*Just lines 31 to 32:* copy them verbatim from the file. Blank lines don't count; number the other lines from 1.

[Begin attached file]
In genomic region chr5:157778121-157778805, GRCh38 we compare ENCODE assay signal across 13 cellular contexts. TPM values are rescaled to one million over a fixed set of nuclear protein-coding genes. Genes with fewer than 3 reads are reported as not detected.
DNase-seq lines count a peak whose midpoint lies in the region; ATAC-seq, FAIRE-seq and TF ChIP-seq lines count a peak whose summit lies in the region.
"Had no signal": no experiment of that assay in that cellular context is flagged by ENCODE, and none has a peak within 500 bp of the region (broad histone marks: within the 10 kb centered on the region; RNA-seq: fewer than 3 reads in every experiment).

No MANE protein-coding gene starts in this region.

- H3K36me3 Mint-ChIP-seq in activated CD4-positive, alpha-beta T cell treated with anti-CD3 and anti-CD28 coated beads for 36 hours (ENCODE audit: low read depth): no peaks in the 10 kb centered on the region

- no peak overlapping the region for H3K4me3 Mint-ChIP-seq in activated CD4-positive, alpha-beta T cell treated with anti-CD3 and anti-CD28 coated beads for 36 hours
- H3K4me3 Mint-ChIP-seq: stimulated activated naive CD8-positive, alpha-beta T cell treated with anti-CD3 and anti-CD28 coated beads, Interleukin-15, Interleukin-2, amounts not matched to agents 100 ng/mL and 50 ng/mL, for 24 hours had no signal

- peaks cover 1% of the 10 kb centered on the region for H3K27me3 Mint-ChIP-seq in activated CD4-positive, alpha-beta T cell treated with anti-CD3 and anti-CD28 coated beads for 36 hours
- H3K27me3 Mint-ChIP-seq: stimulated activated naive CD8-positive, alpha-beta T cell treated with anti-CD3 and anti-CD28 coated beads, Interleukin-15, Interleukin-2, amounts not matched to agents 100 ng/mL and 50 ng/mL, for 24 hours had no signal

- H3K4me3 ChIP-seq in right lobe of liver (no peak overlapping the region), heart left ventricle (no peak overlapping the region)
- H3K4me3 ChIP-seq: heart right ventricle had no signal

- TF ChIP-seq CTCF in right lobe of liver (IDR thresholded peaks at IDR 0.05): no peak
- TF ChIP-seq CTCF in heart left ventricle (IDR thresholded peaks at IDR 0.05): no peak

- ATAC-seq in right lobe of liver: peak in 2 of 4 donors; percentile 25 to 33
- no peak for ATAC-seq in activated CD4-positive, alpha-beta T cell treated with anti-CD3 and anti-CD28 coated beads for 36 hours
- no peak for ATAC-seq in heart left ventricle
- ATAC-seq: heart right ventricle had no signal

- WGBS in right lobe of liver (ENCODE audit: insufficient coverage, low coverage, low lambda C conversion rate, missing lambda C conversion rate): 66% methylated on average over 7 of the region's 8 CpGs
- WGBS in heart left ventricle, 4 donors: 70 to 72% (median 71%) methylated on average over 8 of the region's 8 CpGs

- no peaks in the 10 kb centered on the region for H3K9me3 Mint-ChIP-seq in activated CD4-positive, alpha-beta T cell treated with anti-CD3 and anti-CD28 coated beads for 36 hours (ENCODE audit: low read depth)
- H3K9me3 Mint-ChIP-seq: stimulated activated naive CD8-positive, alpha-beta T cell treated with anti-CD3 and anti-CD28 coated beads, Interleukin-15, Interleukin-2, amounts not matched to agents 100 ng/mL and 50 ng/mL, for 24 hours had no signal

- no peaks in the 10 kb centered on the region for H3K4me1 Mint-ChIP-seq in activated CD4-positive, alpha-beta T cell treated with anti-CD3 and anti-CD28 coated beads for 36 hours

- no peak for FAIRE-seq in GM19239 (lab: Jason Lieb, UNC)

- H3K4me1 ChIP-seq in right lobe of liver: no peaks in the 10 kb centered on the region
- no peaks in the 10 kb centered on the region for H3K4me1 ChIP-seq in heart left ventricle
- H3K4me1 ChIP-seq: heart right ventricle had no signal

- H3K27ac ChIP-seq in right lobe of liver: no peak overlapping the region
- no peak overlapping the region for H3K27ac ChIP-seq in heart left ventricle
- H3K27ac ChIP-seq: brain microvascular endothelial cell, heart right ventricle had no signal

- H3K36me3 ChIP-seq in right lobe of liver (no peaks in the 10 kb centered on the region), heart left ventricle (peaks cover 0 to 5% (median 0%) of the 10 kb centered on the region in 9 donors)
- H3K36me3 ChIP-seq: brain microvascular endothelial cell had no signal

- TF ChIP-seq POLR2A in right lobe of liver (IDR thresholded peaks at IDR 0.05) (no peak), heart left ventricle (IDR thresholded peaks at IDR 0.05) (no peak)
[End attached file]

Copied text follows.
- H3K36me3 ChIP-seq: brain microvascular endothelial cell had no signal

- TF ChIP-seq POLR2A in right lobe of liver (IDR thresholded peaks at IDR 0.05) (no peak), heart left ventricle (IDR thresholded peaks at IDR 0.05) (no peak)